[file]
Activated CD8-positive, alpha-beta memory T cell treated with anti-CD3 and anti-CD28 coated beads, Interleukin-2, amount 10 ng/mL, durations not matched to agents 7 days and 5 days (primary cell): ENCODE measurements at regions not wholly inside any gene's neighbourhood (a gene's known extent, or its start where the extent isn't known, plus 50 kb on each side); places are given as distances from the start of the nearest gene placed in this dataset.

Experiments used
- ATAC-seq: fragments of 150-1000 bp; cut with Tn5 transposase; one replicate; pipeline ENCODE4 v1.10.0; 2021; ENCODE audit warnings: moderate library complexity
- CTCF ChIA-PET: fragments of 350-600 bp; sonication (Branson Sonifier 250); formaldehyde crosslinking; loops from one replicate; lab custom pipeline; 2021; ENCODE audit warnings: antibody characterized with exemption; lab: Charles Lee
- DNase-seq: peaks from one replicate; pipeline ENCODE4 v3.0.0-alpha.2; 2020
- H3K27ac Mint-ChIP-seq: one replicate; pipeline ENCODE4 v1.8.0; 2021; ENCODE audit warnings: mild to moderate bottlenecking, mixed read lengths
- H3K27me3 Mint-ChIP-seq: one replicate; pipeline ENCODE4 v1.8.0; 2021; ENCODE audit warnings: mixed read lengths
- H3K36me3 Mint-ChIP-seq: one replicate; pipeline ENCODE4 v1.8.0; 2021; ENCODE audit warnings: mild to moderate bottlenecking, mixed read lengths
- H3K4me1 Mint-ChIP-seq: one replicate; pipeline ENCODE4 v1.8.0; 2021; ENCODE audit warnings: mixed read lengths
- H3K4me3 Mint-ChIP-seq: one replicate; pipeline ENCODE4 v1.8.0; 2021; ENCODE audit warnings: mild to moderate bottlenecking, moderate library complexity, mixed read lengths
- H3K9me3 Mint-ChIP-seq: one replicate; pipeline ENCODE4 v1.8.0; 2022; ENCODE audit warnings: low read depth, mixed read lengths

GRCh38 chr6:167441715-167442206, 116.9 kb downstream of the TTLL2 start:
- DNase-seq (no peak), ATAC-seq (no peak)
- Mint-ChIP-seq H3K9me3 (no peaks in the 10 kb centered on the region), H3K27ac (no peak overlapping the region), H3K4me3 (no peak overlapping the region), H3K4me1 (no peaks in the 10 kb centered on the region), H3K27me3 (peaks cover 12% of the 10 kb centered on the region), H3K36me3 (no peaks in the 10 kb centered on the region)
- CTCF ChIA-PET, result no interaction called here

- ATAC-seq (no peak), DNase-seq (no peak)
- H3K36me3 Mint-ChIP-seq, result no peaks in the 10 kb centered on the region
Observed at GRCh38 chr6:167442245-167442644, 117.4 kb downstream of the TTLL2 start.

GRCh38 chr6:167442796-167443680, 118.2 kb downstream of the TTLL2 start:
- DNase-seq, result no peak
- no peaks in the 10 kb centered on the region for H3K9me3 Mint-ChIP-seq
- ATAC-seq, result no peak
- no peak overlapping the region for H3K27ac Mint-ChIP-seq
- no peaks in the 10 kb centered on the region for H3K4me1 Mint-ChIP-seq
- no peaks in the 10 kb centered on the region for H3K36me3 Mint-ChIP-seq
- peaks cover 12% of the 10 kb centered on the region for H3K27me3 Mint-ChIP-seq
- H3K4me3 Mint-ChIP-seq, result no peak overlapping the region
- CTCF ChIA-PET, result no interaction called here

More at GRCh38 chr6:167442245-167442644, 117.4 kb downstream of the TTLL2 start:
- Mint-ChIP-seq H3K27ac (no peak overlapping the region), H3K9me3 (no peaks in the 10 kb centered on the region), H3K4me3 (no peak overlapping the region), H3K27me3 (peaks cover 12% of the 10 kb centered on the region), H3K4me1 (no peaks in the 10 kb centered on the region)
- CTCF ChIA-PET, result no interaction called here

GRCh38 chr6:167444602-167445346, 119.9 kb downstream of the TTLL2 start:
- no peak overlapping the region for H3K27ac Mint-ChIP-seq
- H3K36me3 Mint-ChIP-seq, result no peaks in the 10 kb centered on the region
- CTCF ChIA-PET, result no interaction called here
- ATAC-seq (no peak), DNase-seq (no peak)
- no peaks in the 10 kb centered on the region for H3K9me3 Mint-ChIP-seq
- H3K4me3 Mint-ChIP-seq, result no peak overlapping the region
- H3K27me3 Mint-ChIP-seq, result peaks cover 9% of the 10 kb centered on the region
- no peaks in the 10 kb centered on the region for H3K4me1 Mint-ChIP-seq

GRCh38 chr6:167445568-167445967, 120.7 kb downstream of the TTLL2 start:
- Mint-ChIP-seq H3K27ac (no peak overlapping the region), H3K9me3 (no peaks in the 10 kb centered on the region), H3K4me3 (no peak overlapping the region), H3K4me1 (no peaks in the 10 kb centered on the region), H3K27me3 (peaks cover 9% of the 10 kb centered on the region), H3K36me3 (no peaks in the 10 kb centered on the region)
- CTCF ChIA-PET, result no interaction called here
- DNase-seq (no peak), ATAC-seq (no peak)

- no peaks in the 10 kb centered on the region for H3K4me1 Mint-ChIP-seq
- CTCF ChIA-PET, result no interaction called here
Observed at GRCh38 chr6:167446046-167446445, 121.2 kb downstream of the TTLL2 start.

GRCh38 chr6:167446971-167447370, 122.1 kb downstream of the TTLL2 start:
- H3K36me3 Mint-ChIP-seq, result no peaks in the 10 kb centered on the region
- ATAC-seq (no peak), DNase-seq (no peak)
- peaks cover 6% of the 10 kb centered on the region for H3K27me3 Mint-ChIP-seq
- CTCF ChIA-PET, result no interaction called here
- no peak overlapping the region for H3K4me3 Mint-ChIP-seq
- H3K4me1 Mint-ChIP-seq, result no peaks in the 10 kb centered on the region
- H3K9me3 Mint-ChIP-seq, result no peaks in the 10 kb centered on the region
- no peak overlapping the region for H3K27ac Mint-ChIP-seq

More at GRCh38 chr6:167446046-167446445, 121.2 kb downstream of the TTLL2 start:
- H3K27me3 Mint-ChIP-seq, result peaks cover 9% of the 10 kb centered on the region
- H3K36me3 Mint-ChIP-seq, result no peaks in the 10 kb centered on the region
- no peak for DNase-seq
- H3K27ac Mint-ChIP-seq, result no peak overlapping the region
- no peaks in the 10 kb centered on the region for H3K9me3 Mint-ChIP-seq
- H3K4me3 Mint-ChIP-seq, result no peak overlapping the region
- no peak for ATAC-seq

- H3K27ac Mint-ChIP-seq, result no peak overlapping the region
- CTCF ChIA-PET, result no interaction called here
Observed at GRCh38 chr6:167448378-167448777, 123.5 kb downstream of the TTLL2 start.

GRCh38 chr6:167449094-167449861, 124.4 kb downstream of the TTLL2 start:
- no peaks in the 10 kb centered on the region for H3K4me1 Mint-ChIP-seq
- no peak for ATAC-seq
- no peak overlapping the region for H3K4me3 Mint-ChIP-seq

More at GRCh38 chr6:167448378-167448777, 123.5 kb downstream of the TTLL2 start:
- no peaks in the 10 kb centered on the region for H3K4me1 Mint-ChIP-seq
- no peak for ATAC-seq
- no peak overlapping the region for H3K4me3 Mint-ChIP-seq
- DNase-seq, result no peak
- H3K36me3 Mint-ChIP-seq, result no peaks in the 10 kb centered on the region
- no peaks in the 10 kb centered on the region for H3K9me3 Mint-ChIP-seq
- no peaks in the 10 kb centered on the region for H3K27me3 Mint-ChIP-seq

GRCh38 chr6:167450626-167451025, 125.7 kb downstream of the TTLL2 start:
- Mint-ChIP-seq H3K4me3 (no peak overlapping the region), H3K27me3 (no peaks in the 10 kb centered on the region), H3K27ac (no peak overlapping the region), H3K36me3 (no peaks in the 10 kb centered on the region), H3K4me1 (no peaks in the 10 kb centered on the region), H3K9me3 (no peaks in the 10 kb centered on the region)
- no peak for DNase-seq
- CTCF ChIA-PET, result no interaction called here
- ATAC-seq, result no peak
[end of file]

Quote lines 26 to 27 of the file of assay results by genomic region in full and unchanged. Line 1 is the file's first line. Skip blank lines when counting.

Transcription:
- peaks cover 12% of the 10 kb centered on the region for H3K27me3 Mint-ChIP-seq
- H3K4me3 Mint-ChIP-seq, result no peak overlapping the region